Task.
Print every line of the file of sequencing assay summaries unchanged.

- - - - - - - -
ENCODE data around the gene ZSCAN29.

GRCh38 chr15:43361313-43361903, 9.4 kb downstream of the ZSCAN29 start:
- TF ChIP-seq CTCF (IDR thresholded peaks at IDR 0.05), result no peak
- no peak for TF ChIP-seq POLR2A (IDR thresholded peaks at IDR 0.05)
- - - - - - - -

ENCODE data around the gene ZSCAN29.

GRCh38 chr15:43361313-43361903, 9.4 kb downstream of the ZSCAN29 start:
- TF ChIP-seq CTCF (IDR thresholded peaks at IDR 0.05), result no peak
- no peak for TF ChIP-seq POLR2A (IDR thresholded peaks at IDR 0.05)